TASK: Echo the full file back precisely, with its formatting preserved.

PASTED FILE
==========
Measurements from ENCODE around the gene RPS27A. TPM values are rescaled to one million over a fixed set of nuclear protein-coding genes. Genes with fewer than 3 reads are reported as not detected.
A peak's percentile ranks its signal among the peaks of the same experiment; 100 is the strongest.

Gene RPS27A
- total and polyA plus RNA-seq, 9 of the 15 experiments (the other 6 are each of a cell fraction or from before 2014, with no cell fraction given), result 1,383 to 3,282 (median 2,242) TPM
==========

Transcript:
Measurements from ENCODE around the gene RPS27A. TPM values are rescaled to one million over a fixed set of nuclear protein-coding genes. Genes with fewer than 3 reads are reported as not detected.
A peak's percentile ranks its signal among the peaks of the same experiment; 100 is the strongest.

Gene RPS27A
- total and polyA plus RNA-seq, 9 of the 15 experiments (the other 6 are each of a cell fraction or from before 2014, with no cell fraction given), result 1,383 to 3,282 (median 2,242) TPM